Motus & Fassbinder
When love is colder than death
After Pasolini, the latest and desperate Pasolini of Petrolio and Salò, we felt we had to keep on visiting our past, which is nearer and nearer, suffice it to take a quick look behind, towards that neglected part of history that is being quietly softened in Europe, even more after the fall of the Wall.
“The age of falls” has been inaugurated, as by the beautiful book of Marco Belpoliti, and from the chaos of rubbish and ruins on which the curtain closes in L’Ospite, -an after-bomb- we analyse the present.
In the work of Fassbinder, the Second World War bombs echo on the rests of Berlin Wall and spread with the same uproar of the Twin Towers: the crash we have all seen live. On TV. And this uproar will be the subject of the whole work on Fassbinder that we are inaugurating. A vague noise which once in a while alternates with some fragmented melody, some funny songs played on an old disc-player … while a couple is dancing far away…
Assuming that Hitler is not so far, and so is the spectre of Nazism and ethnic cleansing … (“Hitler survived” we also said in Twin Room), we start a new project going deep into a series of unwanted removed facts. A quick search on the Internet will lead to the horrifying discovery of thousands of neo-Nazis sites spread all over the world, where you can buy icons, flags, music and objects on-line… a huge market to be added to the one of sado-maso and snuff-movies…
We first wanted to target a broader subject concerning adolescence, by facing the contemporary age; we later realised that time was needed, that we wanted to develop the relation between the images and the words of the authors who – from the 60s to the 80s – have influenced our artistic career.
Anyway that project on adolescence will be delayed to 2007.
In the immediate future, we will be back on stage to face some authors who are very concerned with what is happening here and now, with the little episodes of everyday fascism we are all victims of in the complete unawareness. Silently. In a vacuum. Like guinea-pigs.
Fassbinder, who has always studied the relation between servants and master as well as the subtle mechanisms of influencing, was thus as inevitable as the penetration into his piercing imaginary movie-like dimension.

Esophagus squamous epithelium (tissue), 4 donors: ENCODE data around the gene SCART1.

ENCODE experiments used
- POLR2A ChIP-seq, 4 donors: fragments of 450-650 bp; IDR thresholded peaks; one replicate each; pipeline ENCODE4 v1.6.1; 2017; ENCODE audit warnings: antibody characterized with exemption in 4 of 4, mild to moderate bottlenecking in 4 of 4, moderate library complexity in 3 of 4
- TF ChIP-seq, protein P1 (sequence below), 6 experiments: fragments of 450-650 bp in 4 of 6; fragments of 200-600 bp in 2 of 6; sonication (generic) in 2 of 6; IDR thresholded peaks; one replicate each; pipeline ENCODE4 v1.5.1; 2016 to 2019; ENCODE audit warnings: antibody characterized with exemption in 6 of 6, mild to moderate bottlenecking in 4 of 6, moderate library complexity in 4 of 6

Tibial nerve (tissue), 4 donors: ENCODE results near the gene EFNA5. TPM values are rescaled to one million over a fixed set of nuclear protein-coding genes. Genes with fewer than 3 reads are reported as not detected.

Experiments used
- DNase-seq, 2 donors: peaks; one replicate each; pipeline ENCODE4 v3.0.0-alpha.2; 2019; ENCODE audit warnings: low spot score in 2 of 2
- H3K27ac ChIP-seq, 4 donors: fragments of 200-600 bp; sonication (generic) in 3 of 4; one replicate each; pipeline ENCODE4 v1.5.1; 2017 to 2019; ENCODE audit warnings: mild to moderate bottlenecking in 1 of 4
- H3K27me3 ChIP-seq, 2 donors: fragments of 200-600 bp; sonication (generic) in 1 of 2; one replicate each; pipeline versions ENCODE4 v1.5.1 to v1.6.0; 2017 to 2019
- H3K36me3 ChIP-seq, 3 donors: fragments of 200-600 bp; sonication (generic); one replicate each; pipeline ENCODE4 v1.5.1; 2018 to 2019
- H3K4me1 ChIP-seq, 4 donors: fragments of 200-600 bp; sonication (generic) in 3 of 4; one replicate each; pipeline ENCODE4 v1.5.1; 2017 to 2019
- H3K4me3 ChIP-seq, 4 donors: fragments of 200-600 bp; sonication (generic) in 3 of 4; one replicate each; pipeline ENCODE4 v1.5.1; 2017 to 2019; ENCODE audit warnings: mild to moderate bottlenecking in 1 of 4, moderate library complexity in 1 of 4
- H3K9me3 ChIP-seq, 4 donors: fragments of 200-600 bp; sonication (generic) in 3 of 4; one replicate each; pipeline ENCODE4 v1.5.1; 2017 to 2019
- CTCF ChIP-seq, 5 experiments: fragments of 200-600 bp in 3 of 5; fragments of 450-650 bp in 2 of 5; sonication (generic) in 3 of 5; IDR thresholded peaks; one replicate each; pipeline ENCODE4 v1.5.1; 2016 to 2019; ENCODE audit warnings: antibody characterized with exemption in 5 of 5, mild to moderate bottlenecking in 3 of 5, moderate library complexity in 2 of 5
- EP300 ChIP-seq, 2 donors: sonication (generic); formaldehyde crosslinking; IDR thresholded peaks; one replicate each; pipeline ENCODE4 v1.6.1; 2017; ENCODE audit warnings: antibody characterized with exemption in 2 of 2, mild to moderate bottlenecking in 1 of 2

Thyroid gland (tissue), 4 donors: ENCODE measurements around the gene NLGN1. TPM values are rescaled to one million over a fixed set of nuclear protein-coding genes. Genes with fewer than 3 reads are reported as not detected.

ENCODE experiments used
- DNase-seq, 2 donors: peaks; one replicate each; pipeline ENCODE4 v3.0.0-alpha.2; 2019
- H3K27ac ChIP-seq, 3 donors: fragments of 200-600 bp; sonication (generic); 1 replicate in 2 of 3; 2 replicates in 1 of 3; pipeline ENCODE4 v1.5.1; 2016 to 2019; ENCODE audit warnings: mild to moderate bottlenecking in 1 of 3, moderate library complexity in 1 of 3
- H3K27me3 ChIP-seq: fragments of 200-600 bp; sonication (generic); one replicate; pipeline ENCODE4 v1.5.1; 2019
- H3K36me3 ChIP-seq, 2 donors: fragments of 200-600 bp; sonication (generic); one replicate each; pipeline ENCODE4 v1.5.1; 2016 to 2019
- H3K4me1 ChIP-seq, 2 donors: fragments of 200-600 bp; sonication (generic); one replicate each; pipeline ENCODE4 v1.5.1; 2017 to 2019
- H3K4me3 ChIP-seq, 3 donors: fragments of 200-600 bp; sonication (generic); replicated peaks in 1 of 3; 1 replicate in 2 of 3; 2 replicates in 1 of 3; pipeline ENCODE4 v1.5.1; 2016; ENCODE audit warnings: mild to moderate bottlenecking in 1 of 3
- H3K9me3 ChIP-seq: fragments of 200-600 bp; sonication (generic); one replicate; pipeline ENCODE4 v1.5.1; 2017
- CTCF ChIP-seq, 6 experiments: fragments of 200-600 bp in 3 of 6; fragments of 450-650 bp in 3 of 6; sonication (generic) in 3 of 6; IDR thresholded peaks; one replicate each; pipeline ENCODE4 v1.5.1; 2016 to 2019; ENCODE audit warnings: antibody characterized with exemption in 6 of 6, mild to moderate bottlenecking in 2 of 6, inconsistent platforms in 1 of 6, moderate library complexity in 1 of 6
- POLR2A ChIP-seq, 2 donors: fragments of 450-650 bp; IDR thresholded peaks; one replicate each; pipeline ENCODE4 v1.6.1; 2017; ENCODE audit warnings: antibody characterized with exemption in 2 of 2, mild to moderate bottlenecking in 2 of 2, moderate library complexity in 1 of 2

Interpreting an author’s writing, penetrating his world, talking to the ghost, who, like Pasolini, has always different roles and traits (writer, actor, director, movie-maker…), still means travelling along a winding and unknown route, which needs time and cannot be resumed in a single play.
Exploring Fassbinder’s world, we “isolated” two souls of his work, one “politically-oriented” and strongly related to power and intolerance, and another, more “dramatic” and complex, originating from the imagination of his great “master”, Douglas Sirk.
Two theatre works can be drawn – an Opened and a Closed one – with different text references, though finely interlaced.
The Open Project, titled Little Episodes of Everyday Fascism has an episode/unique event-structure and it’s inspired by the bizarre theatre-cinema text Pre Paradise Sorry Now (1969). It will constantly be adapted and contaminated by the places and the people that we will meet along our nomadic journey throughout the long programme of resident workshops.
The Close Project will be related to the staging of Pink Noise* a strictly feminine play, and inspired to the extraordinary actresses of Fassbinder. Starting from the core of Petra von Kant, we will then move beyond the words of the text to obtain a music score made up of acoustic suggestion of other feminine characters from the helpless Martha to the desperate Elvira of A Year of 13 Moons.
* Pink Noise is the word used by sound engineers to indicate the artificial frequencies used to highlight the optimal equalizing curve in a venue where a music performance has to be held. Opposed to white noise, this sound has no periodicity and includes frequencies from the whole sound spectrum but, differently from the white noise, larger at low frequencies and thinner at high frequencies; this is why it adjusts to human hearing sensitivity, which is lower at low frequencies.